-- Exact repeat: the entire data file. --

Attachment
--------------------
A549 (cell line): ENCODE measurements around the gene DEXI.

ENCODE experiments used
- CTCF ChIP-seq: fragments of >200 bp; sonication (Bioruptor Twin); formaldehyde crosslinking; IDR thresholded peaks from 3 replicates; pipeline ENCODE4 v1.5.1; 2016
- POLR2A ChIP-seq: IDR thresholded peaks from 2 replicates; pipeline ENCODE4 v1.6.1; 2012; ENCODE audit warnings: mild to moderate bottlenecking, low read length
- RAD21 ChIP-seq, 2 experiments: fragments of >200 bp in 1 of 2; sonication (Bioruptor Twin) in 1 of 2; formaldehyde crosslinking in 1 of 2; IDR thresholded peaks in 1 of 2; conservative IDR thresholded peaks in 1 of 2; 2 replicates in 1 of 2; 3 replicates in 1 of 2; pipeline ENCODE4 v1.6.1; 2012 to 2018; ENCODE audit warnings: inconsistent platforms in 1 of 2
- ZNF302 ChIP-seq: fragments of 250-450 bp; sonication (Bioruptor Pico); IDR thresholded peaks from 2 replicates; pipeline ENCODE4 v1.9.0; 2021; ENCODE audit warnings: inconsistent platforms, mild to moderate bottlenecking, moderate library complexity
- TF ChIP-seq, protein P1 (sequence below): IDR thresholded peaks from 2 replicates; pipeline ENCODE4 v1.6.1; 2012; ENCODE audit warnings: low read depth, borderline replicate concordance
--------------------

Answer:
A549 (cell line): ENCODE measurements around the gene DEXI.

ENCODE experiments used
- CTCF ChIP-seq: fragments of >200 bp; sonication (Bioruptor Twin); formaldehyde crosslinking; IDR thresholded peaks from 3 replicates; pipeline ENCODE4 v1.5.1; 2016
- POLR2A ChIP-seq: IDR thresholded peaks from 2 replicates; pipeline ENCODE4 v1.6.1; 2012; ENCODE audit warnings: mild to moderate bottlenecking, low read length
- RAD21 ChIP-seq, 2 experiments: fragments of >200 bp in 1 of 2; sonication (Bioruptor Twin) in 1 of 2; formaldehyde crosslinking in 1 of 2; IDR thresholded peaks in 1 of 2; conservative IDR thresholded peaks in 1 of 2; 2 replicates in 1 of 2; 3 replicates in 1 of 2; pipeline ENCODE4 v1.6.1; 2012 to 2018; ENCODE audit warnings: inconsistent platforms in 1 of 2
- ZNF302 ChIP-seq: fragments of 250-450 bp; sonication (Bioruptor Pico); IDR thresholded peaks from 2 replicates; pipeline ENCODE4 v1.9.0; 2021; ENCODE audit warnings: inconsistent platforms, mild to moderate bottlenecking, moderate library complexity
- TF ChIP-seq, protein P1 (sequence below): IDR thresholded peaks from 2 replicates; pipeline ENCODE4 v1.6.1; 2012; ENCODE audit warnings: low read depth, borderline replicate concordance